Education News in Brief

Bullying Incidents Raise Questions About Role of School Officials

By The Associated Press — April 06, 2010 2 min read
  • Save to favorites
  • Print

With nine students charged in the bullying of a Massachusetts girl who hanged herself in January, and $50,000 awarded to a New York teenager after his school district failed to stop taunts about his sexual orientation, questions have arisen about how accountable school officials should be for stopping bullying.

Barbara Coloroso, a nationally known anti-bullying consultant, had been contacted by South Hadley, Mass., school officials months before Phoebe Prince’s hanging death, after a young boy in nearby Springfield killed himself. Ms. Coloroso said school officials made mistakes by failing to stop the bullying and, after Ms. Prince hanged herself, by allowing at least some of the students involved to continue to attend classes and a school dance with no visible signs of discipline.

“The questions to ask are: Did they follow their own rules and did they keep Phoebe safe? Obviously not. And did they deal effectively with the bullies? Obviously not,” Ms. Coloroso said last week.

Local law-enforcement officials said Ms. Prince, who had recently emigrated from Ireland, endured months of verbal assaults and threats after she briefly dated a popular boy. She was harassed mostly in school, but also on Facebook.

School officials won’t be charged, even though law-enforcement officials said that they knew about the bullying and that Ms. Prince’s mother brought her concerns to at least two of them.

South Hadley Superintendent Gus Sayer said high school officials disciplined students they heard had insulted and harassed Ms. Prince, but didn’t know the extent of the bullying until a week before Ms. Prince hanged herself on Jan. 14.

Meanwhile, a gay teenager in upstate New York who had claimed he was relentlessly bullied by classmates while school administrators stood by and did nothing settled his lawsuit last week against the school district.

Jacob—who is identified as “J.L.” in the lawsuit—sued the Mohawk Central school district in federal court last summer with help from the New York Civil Liberties Union. Now 15, he said school officials did virtually nothing to stop bullies who picked on him.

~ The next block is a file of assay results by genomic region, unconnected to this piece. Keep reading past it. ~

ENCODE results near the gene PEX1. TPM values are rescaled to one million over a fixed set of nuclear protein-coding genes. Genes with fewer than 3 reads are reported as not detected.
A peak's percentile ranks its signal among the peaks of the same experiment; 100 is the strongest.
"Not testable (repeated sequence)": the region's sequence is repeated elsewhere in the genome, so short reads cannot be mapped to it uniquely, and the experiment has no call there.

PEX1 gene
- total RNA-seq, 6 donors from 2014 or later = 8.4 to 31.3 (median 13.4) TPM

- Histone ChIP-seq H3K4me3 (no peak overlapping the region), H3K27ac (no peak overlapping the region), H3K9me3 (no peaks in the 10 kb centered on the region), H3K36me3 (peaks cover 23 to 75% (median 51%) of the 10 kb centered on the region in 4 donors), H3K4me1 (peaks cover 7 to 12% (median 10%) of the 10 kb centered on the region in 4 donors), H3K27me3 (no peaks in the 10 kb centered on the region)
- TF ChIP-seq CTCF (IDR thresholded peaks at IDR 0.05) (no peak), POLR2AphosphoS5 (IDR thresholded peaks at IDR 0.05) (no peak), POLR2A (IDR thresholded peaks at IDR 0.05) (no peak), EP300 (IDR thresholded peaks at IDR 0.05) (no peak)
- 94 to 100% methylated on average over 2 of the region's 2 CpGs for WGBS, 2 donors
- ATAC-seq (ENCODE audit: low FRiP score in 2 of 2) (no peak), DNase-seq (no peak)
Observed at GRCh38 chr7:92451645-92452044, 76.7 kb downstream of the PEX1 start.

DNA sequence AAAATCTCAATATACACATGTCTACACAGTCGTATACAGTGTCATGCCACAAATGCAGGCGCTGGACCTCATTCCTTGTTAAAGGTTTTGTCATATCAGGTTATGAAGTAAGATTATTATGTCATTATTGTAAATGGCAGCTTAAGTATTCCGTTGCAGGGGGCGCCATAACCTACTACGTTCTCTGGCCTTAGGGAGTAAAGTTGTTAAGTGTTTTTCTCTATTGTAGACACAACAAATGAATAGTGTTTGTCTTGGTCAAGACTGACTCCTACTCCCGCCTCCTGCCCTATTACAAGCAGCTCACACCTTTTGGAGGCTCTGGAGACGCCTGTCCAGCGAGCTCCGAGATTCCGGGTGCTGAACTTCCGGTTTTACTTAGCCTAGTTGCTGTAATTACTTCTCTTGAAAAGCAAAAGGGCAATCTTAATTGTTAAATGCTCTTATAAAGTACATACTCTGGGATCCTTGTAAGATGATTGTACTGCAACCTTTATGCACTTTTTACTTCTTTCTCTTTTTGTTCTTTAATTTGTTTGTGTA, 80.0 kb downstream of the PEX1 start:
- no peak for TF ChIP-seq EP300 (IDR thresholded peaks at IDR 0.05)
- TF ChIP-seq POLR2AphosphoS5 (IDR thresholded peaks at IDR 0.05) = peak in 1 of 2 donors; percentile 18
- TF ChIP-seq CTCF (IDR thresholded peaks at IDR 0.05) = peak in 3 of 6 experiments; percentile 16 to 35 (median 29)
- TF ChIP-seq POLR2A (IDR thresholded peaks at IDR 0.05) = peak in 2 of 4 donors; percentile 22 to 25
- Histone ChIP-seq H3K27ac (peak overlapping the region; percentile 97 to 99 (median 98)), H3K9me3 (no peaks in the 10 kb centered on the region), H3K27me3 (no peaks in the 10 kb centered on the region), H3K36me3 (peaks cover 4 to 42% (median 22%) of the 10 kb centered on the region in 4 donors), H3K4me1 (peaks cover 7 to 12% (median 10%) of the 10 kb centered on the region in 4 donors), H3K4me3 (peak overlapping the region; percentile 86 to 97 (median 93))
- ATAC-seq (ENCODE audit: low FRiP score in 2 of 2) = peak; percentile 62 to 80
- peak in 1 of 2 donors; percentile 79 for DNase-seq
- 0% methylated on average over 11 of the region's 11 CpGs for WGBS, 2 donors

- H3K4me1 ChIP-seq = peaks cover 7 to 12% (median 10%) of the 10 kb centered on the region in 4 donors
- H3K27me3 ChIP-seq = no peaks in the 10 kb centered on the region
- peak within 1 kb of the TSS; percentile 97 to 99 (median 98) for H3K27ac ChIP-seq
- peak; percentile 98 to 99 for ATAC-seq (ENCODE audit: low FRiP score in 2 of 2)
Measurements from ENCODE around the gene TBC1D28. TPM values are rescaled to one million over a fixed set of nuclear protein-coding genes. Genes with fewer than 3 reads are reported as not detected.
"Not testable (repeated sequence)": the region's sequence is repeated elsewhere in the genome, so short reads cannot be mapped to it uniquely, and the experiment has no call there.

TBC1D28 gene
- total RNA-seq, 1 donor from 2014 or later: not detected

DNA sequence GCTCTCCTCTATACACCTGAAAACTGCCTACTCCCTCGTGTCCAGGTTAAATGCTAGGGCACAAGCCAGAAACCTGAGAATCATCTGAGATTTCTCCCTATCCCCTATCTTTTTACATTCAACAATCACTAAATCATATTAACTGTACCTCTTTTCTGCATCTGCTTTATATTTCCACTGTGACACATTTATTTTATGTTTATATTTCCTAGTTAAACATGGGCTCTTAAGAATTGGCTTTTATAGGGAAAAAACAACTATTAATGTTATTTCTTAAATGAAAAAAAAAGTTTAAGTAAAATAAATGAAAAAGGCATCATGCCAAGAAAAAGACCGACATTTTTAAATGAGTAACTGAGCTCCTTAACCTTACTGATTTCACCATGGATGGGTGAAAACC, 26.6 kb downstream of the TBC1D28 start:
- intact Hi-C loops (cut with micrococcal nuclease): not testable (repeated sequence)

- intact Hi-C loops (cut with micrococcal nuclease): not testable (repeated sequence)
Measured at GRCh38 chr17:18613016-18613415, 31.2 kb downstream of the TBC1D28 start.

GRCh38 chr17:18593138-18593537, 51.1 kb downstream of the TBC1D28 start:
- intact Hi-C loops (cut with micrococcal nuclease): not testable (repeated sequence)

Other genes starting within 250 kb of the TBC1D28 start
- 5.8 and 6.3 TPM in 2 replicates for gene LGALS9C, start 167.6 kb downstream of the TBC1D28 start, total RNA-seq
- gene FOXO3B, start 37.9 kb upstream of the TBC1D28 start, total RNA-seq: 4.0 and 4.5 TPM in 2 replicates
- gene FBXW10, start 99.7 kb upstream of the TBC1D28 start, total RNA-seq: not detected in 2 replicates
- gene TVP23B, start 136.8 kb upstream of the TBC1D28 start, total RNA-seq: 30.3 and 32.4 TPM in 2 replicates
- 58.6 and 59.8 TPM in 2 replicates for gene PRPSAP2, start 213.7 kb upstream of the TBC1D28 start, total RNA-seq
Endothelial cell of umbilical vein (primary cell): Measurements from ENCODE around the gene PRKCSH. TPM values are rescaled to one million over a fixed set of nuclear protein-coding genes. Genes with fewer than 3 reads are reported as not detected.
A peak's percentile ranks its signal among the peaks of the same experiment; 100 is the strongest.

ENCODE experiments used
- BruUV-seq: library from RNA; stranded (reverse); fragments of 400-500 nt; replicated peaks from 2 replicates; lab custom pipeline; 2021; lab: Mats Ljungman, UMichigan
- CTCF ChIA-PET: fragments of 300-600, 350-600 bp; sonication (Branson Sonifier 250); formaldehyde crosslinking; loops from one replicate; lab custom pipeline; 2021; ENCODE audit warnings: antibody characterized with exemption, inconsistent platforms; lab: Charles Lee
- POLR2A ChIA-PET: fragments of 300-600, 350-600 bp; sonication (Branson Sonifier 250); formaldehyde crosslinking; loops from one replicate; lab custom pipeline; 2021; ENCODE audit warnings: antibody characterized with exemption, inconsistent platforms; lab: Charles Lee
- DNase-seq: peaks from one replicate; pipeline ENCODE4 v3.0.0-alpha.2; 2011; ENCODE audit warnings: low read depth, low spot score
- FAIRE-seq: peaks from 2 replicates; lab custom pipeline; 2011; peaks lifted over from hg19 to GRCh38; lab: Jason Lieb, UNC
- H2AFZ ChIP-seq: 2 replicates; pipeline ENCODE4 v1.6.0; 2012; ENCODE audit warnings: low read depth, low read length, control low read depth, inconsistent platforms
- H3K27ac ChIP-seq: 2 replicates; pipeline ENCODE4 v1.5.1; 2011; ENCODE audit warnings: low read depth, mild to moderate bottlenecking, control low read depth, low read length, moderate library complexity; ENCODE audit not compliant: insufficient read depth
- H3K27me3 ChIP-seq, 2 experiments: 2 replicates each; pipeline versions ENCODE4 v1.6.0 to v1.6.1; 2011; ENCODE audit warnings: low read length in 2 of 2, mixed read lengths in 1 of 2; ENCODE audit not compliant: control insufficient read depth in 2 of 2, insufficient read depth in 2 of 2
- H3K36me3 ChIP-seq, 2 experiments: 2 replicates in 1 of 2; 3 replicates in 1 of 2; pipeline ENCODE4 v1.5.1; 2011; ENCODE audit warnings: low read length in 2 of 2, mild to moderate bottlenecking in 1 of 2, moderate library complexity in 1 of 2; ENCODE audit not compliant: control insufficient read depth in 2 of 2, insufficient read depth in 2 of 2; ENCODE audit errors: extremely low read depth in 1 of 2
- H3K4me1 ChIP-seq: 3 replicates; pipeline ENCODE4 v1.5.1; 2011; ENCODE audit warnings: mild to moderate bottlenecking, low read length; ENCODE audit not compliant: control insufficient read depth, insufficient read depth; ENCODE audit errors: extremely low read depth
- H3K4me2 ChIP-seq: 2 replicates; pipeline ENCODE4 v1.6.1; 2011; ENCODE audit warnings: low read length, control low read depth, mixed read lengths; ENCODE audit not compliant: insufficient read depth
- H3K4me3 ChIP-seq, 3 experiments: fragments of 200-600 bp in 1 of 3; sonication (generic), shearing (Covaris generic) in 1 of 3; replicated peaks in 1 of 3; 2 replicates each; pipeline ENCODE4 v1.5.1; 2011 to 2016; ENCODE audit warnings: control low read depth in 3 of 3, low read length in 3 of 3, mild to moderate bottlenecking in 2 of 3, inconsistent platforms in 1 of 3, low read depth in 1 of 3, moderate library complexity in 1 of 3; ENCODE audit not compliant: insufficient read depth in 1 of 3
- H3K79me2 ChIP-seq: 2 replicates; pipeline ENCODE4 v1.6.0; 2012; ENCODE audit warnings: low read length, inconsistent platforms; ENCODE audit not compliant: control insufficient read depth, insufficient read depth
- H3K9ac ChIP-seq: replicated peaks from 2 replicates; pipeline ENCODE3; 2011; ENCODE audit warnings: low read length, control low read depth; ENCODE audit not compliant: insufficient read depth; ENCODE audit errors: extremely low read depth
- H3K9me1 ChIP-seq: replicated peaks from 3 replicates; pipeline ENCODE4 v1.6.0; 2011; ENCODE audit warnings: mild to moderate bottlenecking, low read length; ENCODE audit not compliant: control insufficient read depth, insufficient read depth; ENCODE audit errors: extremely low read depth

The district paid $50,000 to Jacob’s family and agreed to reimburse them for counseling services, but didn’t admit to any wrongdoing under the settlement.

The U.S. Department of Justice had sought to intervene, citing the important issues the case raised in enforcing federal civil rights laws. Its Office of Community Oriented Policing Services is making a publication on reducing bullying in schools available at no cost in support of renewed local efforts across the country to prevent bullying.

A version of this article appeared in the April 07, 2010 edition of Education Week as Bullying Incidents Raise Questions About Role of School Officials


Commenting has been disabled on edweek.org effective Sept. 8. Please visit our FAQ section for more details. To get in touch with us visit our contact page, follow us on social media, or submit a Letter to the Editor.


Events

This content is provided by our sponsor. It is not written by and does not necessarily reflect the views of Education Week's editorial staff.
Sponsor
Teaching Webinar
6 Key Trends in Teaching and Learning
As we enter the third school year affected by the pandemic—and a return to the classroom for many—we come better prepared, but questions remain. How will the last year impact teaching and learning this school
Content provided by Instructure
This content is provided by our sponsor. It is not written by and does not necessarily reflect the views of Education Week's editorial staff.
Sponsor
School & District Management Webinar
Ensuring Continuity of Learning: How to Prepare for the Next Disruption